Remember when Mozilla said it was ceasing development of Firefox OS for smartphones, but that it wasn’t giving up on the browser-based operating system altogether? Yeah, now the organization has pretty much thrown in the towel.
After shifting the focus from phones to smart TVs and other Internet of Things products for a while, Mozilla senior engineering program manager Julie McCracken says development of the operating system was “gradually wound down” and that as of the end of July Mozilla has “stopped all commercial development of Firefox OS.
Earlier this year we launched our first set of experiments for Test Pilot, a program designed to give you access to experimental Firefox features that are in the early stages of development. We’ve been delighted to see so many of you participating in the experiments and providing feedback, which ultimately, will help us determine which features end up in Firefox for all to enjoy.
Since our launch, we’ve been hard at work on new innovations, and today we’re excited to announce the release of three new Test Pilot experiments. These features will help you share and manage screenshots; keep streaming video front and center; and protect your online privacy.
Application of Open source technology has come a long way, from once being used only for cost benefits to now being very critical to businesses. Along with the steady rise in its usage, businesses and organizations across verticals today are more certain to run mission-critical applications on open source platform than in the past.
In fact, Indian Railways, IRCTC and Bombay Stock Exchange (BSE) are among long list of government organizations that are leveraging open source technology. Besides, other large private companies like Essar, TataSky and Mahindra Finance too are running business critical applications and functions on open source.
Red Hat Inc. shareholders have approved a change in stock ownership requirements for its executives, according to a Securities and Exchange Commission filing on Monday.
The CEO, who is currently James Whitehurst, must hold at least 81,000 shares while executive vice president must own at least15,000 shares.
At Monday’s price of stock, the CEO’s minimum holdings equal $6.37 million and the executive vice presidents shares each equal $1.18 million.
Whitehurst currently holds more than 440,000 Red Hat shares, and the current executive vice presidents all hold more than 50,000 shares, according to the company’s most recent proxy statement.
Senior vice presidents must hold 9,000 shares, and non-employee directors must hold 4,000 shares. Only one director currently holds fewer than 4,000 shares, according to the proxy, which can be found here.
The board’s compensation committee administers and interprets the stock ownership policy. The levels are based on the person’s salary or retainer, depending on the position.
The original BlackBerry Passport running BlackBerry OS 10.3 probably isn’t a device that you’d consider using, but how about one with Android 5.0.2 Lollipop? Before the Ontario-based firm officially unveiled the BlackBerry Priv last year, there were reports that its 2014 smartphone is getting an Android update and a video confirming as much even emerged online. While all of that verifies BlackBerry was indeed working on an Android version of Passport, nothing came out of it and the recent release of the Alcatel-made BlackBerry DTEK50 suggests that the Canadian firm is moving away from manufacturing its own phones. Well, that doesn’t mean a few prototypes don’t exist out in the wild and one lucky poster over at CrackBerry forums actually managed to get its hands on it.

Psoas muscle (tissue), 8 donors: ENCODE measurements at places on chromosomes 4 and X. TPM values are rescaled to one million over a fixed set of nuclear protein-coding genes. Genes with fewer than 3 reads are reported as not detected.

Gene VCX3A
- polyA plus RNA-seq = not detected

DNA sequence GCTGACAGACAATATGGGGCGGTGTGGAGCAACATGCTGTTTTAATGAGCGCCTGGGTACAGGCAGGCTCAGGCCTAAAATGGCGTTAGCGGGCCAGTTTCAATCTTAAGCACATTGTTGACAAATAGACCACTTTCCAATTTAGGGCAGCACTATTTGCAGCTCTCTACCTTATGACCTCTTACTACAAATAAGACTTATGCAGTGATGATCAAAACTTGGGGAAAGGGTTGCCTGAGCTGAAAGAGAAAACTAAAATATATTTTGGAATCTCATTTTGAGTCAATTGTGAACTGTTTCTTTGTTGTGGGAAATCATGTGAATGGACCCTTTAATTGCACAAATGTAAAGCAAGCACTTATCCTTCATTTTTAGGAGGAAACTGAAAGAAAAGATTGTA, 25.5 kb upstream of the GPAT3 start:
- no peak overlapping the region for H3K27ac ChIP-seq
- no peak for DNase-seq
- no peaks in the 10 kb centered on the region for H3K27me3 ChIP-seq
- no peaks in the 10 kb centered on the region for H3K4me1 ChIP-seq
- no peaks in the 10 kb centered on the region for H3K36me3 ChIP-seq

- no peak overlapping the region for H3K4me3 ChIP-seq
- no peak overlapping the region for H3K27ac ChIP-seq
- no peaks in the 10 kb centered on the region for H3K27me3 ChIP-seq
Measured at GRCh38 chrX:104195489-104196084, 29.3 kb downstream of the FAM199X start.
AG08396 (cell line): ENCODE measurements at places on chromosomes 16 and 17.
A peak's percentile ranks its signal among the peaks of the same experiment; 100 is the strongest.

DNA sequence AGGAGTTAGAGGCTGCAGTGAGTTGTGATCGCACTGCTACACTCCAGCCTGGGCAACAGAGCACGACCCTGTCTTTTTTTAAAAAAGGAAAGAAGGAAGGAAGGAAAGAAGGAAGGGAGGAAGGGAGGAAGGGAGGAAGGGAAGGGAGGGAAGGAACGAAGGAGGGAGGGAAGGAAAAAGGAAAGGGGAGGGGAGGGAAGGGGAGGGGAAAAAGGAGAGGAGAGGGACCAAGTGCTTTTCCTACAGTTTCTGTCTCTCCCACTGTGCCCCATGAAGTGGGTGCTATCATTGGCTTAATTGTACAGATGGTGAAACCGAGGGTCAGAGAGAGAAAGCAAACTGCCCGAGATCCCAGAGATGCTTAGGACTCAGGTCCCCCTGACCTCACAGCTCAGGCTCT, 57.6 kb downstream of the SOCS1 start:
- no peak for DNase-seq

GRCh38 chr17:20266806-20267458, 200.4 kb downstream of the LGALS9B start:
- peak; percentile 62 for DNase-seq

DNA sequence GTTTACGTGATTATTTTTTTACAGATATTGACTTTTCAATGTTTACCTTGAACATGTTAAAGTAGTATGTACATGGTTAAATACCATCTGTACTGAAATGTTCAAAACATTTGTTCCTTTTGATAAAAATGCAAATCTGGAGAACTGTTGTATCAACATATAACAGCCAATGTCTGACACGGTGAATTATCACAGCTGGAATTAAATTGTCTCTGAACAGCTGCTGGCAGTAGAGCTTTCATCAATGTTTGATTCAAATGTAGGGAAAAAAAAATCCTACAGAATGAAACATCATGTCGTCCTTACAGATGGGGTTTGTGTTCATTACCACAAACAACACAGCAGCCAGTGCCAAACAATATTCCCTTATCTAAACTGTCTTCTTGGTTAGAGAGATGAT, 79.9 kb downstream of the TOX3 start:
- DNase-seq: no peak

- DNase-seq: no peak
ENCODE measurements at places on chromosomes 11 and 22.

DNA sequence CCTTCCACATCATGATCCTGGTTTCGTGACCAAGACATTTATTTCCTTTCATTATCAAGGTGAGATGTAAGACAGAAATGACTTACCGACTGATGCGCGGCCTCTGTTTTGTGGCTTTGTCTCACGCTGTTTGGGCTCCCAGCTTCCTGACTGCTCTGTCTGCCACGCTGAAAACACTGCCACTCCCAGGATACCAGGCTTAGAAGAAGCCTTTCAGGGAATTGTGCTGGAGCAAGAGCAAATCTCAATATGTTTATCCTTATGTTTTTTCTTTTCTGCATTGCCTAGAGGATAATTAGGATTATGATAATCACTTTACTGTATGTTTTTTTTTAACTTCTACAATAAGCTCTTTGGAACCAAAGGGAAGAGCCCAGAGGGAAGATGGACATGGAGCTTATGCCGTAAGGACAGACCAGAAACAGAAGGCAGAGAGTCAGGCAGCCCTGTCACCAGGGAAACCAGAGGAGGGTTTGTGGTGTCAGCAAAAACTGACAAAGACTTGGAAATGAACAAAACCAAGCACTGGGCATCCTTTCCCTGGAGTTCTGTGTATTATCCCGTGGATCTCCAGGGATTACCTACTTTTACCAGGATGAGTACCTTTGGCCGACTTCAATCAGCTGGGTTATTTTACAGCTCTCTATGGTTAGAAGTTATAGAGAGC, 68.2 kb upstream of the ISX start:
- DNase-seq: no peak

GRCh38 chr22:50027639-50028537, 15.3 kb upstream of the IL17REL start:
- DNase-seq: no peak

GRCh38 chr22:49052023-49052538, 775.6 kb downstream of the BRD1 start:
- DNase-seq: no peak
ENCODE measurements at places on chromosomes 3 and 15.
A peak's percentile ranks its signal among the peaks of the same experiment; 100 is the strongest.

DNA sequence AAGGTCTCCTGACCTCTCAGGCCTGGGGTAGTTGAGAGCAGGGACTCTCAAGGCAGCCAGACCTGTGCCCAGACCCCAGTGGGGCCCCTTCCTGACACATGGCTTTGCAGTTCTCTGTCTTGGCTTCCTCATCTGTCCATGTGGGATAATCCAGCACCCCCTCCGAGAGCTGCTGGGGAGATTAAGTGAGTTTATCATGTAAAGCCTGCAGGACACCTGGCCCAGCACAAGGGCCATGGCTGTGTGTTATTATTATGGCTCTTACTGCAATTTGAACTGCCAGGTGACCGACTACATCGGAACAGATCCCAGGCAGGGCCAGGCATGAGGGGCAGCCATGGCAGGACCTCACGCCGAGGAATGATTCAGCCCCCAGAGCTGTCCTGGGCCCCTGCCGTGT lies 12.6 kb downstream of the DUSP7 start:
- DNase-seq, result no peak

Nougat, Google's latest update of its Android smartphone software, isn't particularly flashy; you might not even notice what's different about it at first. But it offers a number of practical time-saving features, plus a few that could save money — and perhaps even your life.
You'll be able to switch between apps more easily and do more without opening apps at all. New settings also let you block apps from eating up cellular data in the background.
Nougat is starting to appear on phones, including new ones expected from Google next week.
Some of these features may seem familiar because individual manufacturers such as Samsung and LG have built them on their own. But now they are officially part of Android, which means they should work with a greater range of apps and phones.
It’s an interesting time to be an Android acolyte. The iPhone 7 is perhaps the most divisive iPhone ever, thanks to its infuriating decision to remove the headphone jack, causing more people to consider the alternative operating system. However, the Samsung Galaxy Note 7, one of the flagship Android phones, is literally bursting into flames. Seems like a no-win situation.
However, while the glut of different Android phones has its drawbacks (fragmentation mostly) the upside is you’re not limited to one questionable piece of hardware if you want a phone powered by that little green robot. So, with Android Nougat out and the holidays closer than you think, here are five upcoming Android phones worth waiting for.
Law authorities have warned they believe criminals are using Android phones to trigger fraudulent tap-and-go payments.
The alert comes in Europol's annual Internet Organised Crime Threat Assessment report.
Experts had previously said that the rollout of smart wallet systems could raise such a threat.
However, the police are unsure exactly how the attacks are being carried out and how common they are.
"The possibility of compromising NFC [near field communication] transactions was explored by academia years ago, and it appears that fraudsters have finally made progress in the area," the report says.